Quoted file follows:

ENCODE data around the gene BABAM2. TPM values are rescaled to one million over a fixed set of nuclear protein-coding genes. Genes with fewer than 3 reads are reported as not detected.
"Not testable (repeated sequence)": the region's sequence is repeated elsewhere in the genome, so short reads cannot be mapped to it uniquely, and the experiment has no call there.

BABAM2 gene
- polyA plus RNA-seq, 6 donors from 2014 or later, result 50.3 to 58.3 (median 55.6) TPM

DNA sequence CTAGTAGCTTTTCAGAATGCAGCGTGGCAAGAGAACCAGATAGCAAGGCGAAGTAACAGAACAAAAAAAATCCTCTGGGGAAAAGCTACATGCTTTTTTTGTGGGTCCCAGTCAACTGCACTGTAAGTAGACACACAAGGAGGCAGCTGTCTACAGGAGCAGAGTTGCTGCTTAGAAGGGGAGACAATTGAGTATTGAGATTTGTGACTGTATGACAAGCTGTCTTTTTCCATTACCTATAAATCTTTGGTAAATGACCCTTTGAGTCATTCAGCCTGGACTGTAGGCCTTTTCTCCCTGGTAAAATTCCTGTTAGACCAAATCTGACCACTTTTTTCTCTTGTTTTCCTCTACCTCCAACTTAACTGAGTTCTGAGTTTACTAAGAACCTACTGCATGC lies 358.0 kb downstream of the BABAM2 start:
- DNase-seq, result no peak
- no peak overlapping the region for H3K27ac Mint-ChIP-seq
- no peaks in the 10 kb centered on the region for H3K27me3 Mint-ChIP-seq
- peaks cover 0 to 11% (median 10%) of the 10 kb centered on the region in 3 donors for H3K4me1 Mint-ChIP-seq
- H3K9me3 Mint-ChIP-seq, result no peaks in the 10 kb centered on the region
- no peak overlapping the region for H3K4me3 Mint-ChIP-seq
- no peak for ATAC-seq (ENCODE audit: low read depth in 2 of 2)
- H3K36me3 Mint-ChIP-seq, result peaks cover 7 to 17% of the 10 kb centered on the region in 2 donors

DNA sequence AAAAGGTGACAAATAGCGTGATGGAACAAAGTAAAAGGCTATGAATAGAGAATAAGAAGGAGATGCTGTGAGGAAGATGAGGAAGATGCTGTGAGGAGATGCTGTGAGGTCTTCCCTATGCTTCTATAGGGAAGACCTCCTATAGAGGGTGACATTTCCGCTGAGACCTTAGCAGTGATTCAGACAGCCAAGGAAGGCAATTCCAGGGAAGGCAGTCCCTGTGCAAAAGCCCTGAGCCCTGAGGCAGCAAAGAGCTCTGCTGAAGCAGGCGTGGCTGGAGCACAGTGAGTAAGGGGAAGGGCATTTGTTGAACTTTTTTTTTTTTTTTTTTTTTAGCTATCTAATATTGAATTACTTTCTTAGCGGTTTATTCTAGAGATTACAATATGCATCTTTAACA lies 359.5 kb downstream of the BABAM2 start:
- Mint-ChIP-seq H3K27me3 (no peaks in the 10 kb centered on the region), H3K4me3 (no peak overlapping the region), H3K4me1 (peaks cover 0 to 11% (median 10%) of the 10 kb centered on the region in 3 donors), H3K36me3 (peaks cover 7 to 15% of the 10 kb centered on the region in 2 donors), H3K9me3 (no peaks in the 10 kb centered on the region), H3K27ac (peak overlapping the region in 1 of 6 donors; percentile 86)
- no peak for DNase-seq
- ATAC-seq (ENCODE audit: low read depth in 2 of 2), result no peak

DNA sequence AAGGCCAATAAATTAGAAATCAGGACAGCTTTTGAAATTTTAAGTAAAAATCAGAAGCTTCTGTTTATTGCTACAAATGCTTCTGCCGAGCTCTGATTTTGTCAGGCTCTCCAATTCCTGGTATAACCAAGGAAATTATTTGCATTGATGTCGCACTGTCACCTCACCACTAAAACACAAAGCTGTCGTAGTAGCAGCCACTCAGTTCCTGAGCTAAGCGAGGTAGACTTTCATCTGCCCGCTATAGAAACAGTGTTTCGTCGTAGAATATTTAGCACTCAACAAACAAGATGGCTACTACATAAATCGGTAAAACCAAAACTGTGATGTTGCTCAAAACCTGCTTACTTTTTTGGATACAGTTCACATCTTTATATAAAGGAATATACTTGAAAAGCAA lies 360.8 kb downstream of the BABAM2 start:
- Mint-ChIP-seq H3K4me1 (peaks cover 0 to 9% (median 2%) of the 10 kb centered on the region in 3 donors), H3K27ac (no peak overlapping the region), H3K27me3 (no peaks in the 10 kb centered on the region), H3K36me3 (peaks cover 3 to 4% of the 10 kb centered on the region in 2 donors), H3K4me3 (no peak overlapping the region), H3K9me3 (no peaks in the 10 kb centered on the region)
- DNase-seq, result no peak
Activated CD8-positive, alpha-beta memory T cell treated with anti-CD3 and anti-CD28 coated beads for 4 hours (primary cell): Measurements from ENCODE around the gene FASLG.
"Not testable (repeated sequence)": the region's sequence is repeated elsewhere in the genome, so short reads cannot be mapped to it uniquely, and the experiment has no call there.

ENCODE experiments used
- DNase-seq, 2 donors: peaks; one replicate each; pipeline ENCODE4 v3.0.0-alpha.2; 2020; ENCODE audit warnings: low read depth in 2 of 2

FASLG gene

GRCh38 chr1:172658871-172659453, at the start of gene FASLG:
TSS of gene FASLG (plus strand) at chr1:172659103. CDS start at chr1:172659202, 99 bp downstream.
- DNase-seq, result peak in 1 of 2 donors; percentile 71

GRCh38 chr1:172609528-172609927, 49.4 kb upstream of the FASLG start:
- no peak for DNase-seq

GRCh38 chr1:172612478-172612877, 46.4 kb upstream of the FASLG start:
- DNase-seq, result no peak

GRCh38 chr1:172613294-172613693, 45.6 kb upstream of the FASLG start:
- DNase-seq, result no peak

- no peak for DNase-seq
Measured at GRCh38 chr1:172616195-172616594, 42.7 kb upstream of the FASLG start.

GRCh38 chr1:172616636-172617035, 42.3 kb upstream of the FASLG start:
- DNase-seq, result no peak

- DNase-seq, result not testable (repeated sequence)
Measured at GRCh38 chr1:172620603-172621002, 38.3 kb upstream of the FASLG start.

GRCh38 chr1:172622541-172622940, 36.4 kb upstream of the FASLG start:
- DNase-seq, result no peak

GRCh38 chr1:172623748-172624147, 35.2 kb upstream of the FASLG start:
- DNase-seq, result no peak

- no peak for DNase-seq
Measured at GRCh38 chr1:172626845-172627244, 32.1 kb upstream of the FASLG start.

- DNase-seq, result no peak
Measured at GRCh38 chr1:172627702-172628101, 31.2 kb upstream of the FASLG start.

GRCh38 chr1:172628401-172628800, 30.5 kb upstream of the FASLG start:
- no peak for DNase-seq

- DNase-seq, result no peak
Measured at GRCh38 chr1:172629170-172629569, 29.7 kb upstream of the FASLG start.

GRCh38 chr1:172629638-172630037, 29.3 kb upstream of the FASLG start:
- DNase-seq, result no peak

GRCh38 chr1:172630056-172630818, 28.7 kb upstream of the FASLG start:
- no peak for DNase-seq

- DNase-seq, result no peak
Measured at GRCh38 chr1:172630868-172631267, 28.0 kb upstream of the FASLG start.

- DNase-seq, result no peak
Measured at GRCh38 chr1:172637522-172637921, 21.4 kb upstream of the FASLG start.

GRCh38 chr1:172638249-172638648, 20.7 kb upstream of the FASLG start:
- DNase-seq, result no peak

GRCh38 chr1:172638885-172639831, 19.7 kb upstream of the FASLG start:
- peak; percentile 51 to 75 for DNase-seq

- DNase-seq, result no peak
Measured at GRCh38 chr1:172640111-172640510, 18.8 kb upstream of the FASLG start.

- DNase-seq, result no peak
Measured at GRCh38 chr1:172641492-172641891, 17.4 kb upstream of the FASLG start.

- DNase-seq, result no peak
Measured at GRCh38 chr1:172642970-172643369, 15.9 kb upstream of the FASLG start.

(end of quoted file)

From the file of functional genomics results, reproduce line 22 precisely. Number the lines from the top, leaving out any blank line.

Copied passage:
"Not testable (repeated sequence)": the region's sequence is repeated elsewhere in the genome, so short reads cannot be mapped to it uniquely, and the experiment has no call there.